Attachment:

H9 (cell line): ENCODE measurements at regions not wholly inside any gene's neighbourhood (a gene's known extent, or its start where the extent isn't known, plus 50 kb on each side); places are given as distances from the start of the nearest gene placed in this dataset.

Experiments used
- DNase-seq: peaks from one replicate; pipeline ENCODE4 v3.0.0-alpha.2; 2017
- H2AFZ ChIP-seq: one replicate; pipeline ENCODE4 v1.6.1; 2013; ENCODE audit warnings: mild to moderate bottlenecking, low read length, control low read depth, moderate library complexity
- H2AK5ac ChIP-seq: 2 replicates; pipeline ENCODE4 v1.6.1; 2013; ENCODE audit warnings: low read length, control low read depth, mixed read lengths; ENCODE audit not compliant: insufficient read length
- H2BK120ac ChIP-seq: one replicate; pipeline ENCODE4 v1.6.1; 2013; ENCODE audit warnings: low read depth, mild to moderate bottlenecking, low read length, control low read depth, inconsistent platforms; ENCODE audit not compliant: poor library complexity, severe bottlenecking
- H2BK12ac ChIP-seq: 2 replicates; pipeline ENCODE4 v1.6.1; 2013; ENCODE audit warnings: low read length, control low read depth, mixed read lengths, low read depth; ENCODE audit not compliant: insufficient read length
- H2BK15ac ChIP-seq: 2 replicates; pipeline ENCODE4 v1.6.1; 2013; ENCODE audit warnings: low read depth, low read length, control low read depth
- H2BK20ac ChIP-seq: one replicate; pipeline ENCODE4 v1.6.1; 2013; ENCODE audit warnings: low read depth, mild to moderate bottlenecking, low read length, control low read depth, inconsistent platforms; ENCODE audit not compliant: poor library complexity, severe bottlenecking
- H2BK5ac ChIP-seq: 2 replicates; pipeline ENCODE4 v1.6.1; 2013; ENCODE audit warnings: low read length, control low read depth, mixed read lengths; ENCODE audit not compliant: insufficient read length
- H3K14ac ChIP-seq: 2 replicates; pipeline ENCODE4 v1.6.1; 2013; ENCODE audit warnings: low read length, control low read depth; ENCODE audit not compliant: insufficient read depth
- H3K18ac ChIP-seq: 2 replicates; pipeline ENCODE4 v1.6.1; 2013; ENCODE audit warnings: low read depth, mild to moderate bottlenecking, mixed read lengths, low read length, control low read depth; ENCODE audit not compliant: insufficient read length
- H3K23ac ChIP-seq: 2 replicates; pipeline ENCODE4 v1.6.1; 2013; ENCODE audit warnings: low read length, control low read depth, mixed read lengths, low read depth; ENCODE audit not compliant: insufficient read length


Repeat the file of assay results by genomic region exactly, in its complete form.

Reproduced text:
H9 (cell line): ENCODE measurements at regions not wholly inside any gene's neighbourhood (a gene's known extent, or its start where the extent isn't known, plus 50 kb on each side); places are given as distances from the start of the nearest gene placed in this dataset.

Experiments used
- DNase-seq: peaks from one replicate; pipeline ENCODE4 v3.0.0-alpha.2; 2017
- H2AFZ ChIP-seq: one replicate; pipeline ENCODE4 v1.6.1; 2013; ENCODE audit warnings: mild to moderate bottlenecking, low read length, control low read depth, moderate library complexity
- H2AK5ac ChIP-seq: 2 replicates; pipeline ENCODE4 v1.6.1; 2013; ENCODE audit warnings: low read length, control low read depth, mixed read lengths; ENCODE audit not compliant: insufficient read length
- H2BK120ac ChIP-seq: one replicate; pipeline ENCODE4 v1.6.1; 2013; ENCODE audit warnings: low read depth, mild to moderate bottlenecking, low read length, control low read depth, inconsistent platforms; ENCODE audit not compliant: poor library complexity, severe bottlenecking
- H2BK12ac ChIP-seq: 2 replicates; pipeline ENCODE4 v1.6.1; 2013; ENCODE audit warnings: low read length, control low read depth, mixed read lengths, low read depth; ENCODE audit not compliant: insufficient read length
- H2BK15ac ChIP-seq: 2 replicates; pipeline ENCODE4 v1.6.1; 2013; ENCODE audit warnings: low read depth, low read length, control low read depth
- H2BK20ac ChIP-seq: one replicate; pipeline ENCODE4 v1.6.1; 2013; ENCODE audit warnings: low read depth, mild to moderate bottlenecking, low read length, control low read depth, inconsistent platforms; ENCODE audit not compliant: poor library complexity, severe bottlenecking
- H2BK5ac ChIP-seq: 2 replicates; pipeline ENCODE4 v1.6.1; 2013; ENCODE audit warnings: low read length, control low read depth, mixed read lengths; ENCODE audit not compliant: insufficient read length
- H3K14ac ChIP-seq: 2 replicates; pipeline ENCODE4 v1.6.1; 2013; ENCODE audit warnings: low read length, control low read depth; ENCODE audit not compliant: insufficient read depth
- H3K18ac ChIP-seq: 2 replicates; pipeline ENCODE4 v1.6.1; 2013; ENCODE audit warnings: low read depth, mild to moderate bottlenecking, mixed read lengths, low read length, control low read depth; ENCODE audit not compliant: insufficient read length
- H3K23ac ChIP-seq: 2 replicates; pipeline ENCODE4 v1.6.1; 2013; ENCODE audit warnings: low read length, control low read depth, mixed read lengths, low read depth; ENCODE audit not compliant: insufficient read length